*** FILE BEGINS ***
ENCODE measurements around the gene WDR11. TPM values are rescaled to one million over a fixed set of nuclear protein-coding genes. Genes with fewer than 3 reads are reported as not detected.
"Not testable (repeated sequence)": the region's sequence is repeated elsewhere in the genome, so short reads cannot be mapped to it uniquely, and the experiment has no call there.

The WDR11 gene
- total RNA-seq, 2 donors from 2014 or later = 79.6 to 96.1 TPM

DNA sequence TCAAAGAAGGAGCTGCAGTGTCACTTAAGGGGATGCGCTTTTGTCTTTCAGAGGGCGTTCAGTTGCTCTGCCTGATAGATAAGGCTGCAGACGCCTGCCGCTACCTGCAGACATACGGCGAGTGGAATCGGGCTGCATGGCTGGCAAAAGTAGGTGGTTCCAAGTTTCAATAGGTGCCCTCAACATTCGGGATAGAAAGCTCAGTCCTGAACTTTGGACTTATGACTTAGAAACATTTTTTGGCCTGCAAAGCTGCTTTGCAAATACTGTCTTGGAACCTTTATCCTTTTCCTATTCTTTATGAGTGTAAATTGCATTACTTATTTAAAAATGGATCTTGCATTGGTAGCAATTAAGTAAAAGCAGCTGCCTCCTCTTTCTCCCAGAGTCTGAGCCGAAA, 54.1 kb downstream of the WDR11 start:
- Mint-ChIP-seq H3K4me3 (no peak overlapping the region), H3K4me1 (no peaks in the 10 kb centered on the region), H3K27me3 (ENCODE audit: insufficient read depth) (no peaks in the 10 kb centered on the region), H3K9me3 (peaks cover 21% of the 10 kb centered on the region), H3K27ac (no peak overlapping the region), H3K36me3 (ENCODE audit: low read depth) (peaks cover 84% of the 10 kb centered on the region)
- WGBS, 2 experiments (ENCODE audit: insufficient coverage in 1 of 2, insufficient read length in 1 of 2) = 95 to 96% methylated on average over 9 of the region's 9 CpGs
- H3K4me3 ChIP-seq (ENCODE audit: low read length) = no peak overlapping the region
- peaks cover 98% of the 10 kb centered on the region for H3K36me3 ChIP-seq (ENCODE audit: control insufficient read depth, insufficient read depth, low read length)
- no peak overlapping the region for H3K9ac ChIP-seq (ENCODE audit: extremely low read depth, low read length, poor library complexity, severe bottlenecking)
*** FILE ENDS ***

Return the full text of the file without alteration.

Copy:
ENCODE measurements around the gene WDR11. TPM values are rescaled to one million over a fixed set of nuclear protein-coding genes. Genes with fewer than 3 reads are reported as not detected.
"Not testable (repeated sequence)": the region's sequence is repeated elsewhere in the genome, so short reads cannot be mapped to it uniquely, and the experiment has no call there.

The WDR11 gene
- total RNA-seq, 2 donors from 2014 or later = 79.6 to 96.1 TPM

DNA sequence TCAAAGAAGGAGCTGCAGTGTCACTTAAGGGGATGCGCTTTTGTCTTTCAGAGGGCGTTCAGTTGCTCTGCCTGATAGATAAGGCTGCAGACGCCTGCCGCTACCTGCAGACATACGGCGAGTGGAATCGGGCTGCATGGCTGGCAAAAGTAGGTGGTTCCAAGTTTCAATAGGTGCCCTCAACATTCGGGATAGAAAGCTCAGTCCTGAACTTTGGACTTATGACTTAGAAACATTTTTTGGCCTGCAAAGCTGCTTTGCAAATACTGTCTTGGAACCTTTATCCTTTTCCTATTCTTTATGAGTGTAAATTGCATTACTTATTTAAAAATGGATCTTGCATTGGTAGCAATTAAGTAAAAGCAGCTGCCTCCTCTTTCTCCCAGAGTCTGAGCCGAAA, 54.1 kb downstream of the WDR11 start:
- Mint-ChIP-seq H3K4me3 (no peak overlapping the region), H3K4me1 (no peaks in the 10 kb centered on the region), H3K27me3 (ENCODE audit: insufficient read depth) (no peaks in the 10 kb centered on the region), H3K9me3 (peaks cover 21% of the 10 kb centered on the region), H3K27ac (no peak overlapping the region), H3K36me3 (ENCODE audit: low read depth) (peaks cover 84% of the 10 kb centered on the region)
- WGBS, 2 experiments (ENCODE audit: insufficient coverage in 1 of 2, insufficient read length in 1 of 2) = 95 to 96% methylated on average over 9 of the region's 9 CpGs
- H3K4me3 ChIP-seq (ENCODE audit: low read length) = no peak overlapping the region
- peaks cover 98% of the 10 kb centered on the region for H3K36me3 ChIP-seq (ENCODE audit: control insufficient read depth, insufficient read depth, low read length)
- no peak overlapping the region for H3K9ac ChIP-seq (ENCODE audit: extremely low read depth, low read length, poor library complexity, severe bottlenecking)